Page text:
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From the early 1900’s Fair Isle was visited by a number of eminent ornithologists of the time, among them William Eagle Clarke of the then Royal Scottish Museum.  He visited the island eight times between 1905 and 1911 to cover the spring and autumn migrations and recorded 207 species, then half the total on the British list.

In 1935 the great George Waterston visited the island for the first time, returning after the War with thoughts of opening a bird observatory. 

Waterston OBE FRSE FZS LLD was a pioneering ornithologist and conservationist. He founded the Inverleith Field Club in 1929 and co-founded what was the Midlothian Ornithologists' Club and is now the Scottish Ornithologists' Club.

Waterston managed to buy the island from Robert Bruce of Sumburgh and the Fair Isle Bird Observatory (FIBO) was launched as a public trust.

The original Observatory was housed in the old Naval headquarters at the North Haven, in a complex of huts and was officially opened on 28th August 1948.

The observatory is famous among ornithologists for its remarkable seabirds and rare migratory birds and is one of the world’s most important ornithological research stations.

But tragedy struck earlier this year - the new two-storey wooden lodge that opened to visitors in 2011, was razed to the ground on 10th March 2019 after a fire broke out in the early hours and quickly took hold.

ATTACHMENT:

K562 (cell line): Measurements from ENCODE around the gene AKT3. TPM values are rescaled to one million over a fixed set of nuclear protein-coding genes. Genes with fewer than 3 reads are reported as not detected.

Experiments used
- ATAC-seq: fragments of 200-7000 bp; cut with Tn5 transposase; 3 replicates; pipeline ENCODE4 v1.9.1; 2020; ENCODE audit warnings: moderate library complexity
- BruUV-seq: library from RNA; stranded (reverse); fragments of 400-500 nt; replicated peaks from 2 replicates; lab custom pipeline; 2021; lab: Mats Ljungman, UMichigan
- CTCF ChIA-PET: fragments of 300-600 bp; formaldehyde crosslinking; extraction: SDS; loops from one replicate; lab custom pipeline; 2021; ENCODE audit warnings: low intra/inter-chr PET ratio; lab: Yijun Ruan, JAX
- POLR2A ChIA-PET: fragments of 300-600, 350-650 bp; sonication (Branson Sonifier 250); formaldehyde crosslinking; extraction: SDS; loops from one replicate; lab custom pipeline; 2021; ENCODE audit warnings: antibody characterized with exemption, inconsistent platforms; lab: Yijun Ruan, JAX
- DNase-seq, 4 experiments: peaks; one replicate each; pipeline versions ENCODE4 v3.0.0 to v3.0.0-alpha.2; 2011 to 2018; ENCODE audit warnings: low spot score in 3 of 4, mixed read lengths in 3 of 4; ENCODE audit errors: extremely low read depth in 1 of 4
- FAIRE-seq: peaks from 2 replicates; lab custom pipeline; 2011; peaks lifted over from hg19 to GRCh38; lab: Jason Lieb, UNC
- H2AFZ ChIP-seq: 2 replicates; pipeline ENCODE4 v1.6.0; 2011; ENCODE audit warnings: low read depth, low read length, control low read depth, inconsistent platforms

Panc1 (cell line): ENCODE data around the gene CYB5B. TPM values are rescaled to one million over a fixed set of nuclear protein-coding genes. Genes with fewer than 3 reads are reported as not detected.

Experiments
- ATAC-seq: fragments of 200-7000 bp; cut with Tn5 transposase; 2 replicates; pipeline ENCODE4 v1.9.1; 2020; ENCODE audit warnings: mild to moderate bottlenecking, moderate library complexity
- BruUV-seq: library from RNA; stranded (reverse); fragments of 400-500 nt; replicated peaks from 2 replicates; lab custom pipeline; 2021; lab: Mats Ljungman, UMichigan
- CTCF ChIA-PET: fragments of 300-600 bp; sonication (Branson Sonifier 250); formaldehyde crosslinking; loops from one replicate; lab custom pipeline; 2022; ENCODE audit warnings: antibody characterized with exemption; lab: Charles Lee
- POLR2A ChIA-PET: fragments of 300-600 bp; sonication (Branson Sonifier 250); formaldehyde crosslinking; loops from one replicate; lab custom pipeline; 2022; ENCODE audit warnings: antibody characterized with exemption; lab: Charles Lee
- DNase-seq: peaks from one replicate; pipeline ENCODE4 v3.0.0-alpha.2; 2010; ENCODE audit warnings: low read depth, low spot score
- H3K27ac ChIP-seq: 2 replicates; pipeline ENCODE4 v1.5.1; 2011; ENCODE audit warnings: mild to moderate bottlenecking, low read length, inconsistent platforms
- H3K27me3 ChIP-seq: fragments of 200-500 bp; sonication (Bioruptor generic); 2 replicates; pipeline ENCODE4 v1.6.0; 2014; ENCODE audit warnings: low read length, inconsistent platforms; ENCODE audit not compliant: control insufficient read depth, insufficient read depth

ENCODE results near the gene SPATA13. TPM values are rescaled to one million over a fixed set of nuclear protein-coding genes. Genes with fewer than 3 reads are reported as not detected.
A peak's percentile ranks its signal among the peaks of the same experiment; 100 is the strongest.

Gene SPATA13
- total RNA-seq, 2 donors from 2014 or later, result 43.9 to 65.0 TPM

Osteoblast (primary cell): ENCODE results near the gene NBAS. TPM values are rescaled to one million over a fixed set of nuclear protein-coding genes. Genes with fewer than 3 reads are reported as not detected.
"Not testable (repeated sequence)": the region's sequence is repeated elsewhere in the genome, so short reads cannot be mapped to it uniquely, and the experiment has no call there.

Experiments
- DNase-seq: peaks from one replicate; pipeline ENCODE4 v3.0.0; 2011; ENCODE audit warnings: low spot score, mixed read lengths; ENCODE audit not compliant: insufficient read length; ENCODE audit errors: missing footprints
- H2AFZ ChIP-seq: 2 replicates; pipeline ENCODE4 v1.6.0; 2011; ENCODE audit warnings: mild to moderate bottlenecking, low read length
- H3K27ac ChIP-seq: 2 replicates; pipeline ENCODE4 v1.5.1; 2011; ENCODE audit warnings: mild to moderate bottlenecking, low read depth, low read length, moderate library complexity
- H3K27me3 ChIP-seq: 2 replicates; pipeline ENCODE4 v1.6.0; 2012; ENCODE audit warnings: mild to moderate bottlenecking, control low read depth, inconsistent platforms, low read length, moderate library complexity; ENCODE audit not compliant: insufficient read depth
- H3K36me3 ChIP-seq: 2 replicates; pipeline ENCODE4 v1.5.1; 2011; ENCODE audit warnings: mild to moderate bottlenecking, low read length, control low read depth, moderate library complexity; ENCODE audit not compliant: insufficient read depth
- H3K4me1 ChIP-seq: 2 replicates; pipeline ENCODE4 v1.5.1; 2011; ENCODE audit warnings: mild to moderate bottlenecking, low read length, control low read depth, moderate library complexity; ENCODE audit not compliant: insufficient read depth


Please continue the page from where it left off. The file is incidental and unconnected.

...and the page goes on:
Extra fire crews were brought by coastguard helicopter and a RNLI boat from Shetland to supplement the island’s volunteer fire crew, who had been fighting to contain the flames. Smoke from the fire could be seen from Shetland, 30 miles north.

 

It is hoped by all that the new research station will be rebuilt as quickly as possible.

 

 

 

 

North Atlantic Odyssey 2016
22nd May – 1st June 2016

 

North Atlantic bottle-nosed whalesNorth Atlantic bottle-nosed whalesSailing from Aberdeen we headed for Fair Isle, a remote jewel of an island that lies half-way between Orkney and Shetland.  Just 5km long and 3 km wide it has impressive cliffs rising to almost 200 metres along the heavily indented west coast.  

Fair Isle is owned by the National Trust for Scotland, and its bird observatory is an important ornithological research centre.

For the voyage I was ‘artist in residence’ and part of the Wildwings team on board MV Ortelius

 

Sketchbook pages (bottle-nosed whale and skuas)Sketchbook pages (bottle-nosed whale and skuas)

 

 

 

 

Next stop was Jan Mayen -  a volcanic island partly covered by glaciers lying in the Arctic Ocean 600 km northeast of Iceland, 500 km east of central Greenland and 1,000 km west of Norway's North Cape.

Jan Mayen is a breeding home for countless seabirds - northern fulmar, kittiwake, Brünich’s guillemot and little auk.

Jan Mayen and flocks of fulmarsJan Mayen and flocks of fulmars

 

 

Polar bears - a female with almost fully grown cubPolar bears - a female with almost fully grown cub

 

 

 

 

 

 

 

 

 

 

 

 

Then it was northeast to the edge of the summer sea-ice.  Along the way were fin and northern bottle-nosed whales, ivory gulls and huge numbers of fulmars, and walrus hauled out on an ice floe.

Next it was to Svalbard a Norwegian archipelago situated about midway between continental Norway and the North Pole. The largest island is Spitsbergen, followed by Nordaustlandet and Edgeøya.

I sat beneath vast clouds of little auks swirling around the boulder slopes of Fuglesonmgen; watched a polar bear mother and her adolescent cub; crept slowly along a beach towards a pod of walrus; saw sanderling in brilliant breeding plumage; and there was much more as well.